a field of wheat
Sinai Memorial Chapel will again donate ma'ot chitim ("wheat money") to hungry people for Passover. (PIXABAY)

Sinai Chapel’s annual Passover ‘wheat money’ fund takes on added importance this year

For more than 100 years, Sinai Memorial Chapel in San Francisco has practiced the tradition of ma’ot chitim, or the “wheat fund.”

Sinai collects money to purchase kosher-for-Passover matzah, foodstuffs and wine for those in need, ensuring they have the necessary provisions to observe the holiday.

But this year, things are a little different.

Ma nishtanah halailah hazeh mikol haleilot!” exclaimed Sam Salkin, executive director of Sinai, offering up the first of the Passover seder’s Four Questions — “Why is this night different from all other nights?” — before adding his own slant: “Why is this Pesach different from all other Pesachs?”

The answer is obvious, he said. Passover under the shadow of the coronavirus pandemic means everything has changed — and that means some of the grants Sinai makes are being used in different ways.

“The disruption is of the first order,” he said.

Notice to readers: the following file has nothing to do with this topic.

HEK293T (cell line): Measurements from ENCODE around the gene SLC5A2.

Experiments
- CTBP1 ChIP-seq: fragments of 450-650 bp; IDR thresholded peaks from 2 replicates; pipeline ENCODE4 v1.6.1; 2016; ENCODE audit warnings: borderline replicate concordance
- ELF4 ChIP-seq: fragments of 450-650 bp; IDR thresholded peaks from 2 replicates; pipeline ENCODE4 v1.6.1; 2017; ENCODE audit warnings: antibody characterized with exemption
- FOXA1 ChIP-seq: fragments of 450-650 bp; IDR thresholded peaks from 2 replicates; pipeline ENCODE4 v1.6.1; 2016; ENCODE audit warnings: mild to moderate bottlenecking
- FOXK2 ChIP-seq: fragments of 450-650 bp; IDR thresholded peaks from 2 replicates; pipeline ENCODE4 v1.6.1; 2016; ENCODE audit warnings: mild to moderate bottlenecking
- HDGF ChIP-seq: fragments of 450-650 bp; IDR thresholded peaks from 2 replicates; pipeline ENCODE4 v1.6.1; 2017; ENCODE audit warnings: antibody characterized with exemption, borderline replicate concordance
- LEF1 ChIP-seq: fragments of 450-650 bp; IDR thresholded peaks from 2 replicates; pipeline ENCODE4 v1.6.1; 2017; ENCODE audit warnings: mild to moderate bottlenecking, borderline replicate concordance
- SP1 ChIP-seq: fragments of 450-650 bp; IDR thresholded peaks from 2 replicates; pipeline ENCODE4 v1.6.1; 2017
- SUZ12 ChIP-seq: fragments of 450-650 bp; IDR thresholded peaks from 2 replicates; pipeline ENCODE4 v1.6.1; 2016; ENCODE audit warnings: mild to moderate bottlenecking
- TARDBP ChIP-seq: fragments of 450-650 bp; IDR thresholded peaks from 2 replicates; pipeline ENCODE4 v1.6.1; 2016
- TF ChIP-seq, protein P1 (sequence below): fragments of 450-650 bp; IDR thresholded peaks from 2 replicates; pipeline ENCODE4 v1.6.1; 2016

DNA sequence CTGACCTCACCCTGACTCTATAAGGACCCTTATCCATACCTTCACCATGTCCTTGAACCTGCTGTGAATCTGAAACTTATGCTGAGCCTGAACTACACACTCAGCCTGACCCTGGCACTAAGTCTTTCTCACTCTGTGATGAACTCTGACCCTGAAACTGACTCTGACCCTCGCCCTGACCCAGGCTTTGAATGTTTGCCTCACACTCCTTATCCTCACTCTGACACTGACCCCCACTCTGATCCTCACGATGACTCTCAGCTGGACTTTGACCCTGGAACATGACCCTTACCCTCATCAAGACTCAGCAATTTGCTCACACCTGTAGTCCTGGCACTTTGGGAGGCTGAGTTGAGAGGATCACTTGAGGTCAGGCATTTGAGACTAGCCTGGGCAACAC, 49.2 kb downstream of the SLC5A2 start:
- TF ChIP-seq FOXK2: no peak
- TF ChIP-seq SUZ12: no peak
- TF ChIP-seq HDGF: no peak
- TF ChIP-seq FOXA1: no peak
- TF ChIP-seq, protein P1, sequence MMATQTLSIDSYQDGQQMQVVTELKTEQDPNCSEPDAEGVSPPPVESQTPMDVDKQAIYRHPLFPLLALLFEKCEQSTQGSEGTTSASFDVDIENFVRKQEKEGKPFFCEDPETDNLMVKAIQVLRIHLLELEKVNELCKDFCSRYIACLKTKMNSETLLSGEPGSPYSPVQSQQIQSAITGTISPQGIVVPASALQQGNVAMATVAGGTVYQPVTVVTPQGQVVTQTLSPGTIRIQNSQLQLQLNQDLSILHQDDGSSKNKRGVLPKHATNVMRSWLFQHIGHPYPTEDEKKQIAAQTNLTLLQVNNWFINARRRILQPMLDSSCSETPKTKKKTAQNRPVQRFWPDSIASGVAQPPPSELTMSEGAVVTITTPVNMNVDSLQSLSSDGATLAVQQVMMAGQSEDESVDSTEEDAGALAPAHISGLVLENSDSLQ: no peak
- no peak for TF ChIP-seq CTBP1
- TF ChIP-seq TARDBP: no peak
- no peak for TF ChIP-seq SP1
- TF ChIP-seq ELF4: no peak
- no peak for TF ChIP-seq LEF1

For example, the massive seder at San Quentin State Prison that Sinai funds every year won’t be held, because of social distancing. Instead, the money will be used to bring Passover to inmates in some other way, Salkin said.

But some things are the same: Programs at the San Francisco Campus for Jewish Living and the Reutlinger Community in Danville to make their kitchens kosher for Passover will proceed as normal. And S.F.-based Jewish Family and Children’s Services will still distribute seder supplies to seniors.

“We’ve increased our grant to them [JFCS] because they’re going to be including more things in the seder sack,” Salkin said.

Total grants have increased 25 percent this year, Salkin estimated. “We’ve heard stories of greater need,” he said.

The list of beneficiaries of ma’ot chitim 2020 includes San Quentin, through a partnership with Berkeley’s Urban Adamah; the S.F. Campus for Jewish Living; the Reutlinger Community; Jewish Family and Community Services of the East Bay; Jewish Family Services Silicon Valley; the Veterans Home of California in Yountville; the JCC of the East Bay; the S.F. Veterans Administration Hospital; and the S.F.-based Community for Jewish Seniors, through a partnership with Chabad of Cole Valley.

“The chevra kadisha [burial society] tradition of ma’ot chitim is really to let people know that, at the celebration of the central story of our people, the Jewish community remembers everyone,” Salkin said.

Click here for more information about the Ma’ot Chitim fund. To support Sinai, visit sinaichapel.org/donate.html. To donate directly to the Ma’ot Chitim fund, write that in the memo line of a check and send to Sinai Memorial Chapel, 1501 Divisadero St., S.F., 94115.

Maya Mirsky
Maya Mirsky

Maya Mirsky is a J. Staff Writer based in Oakland.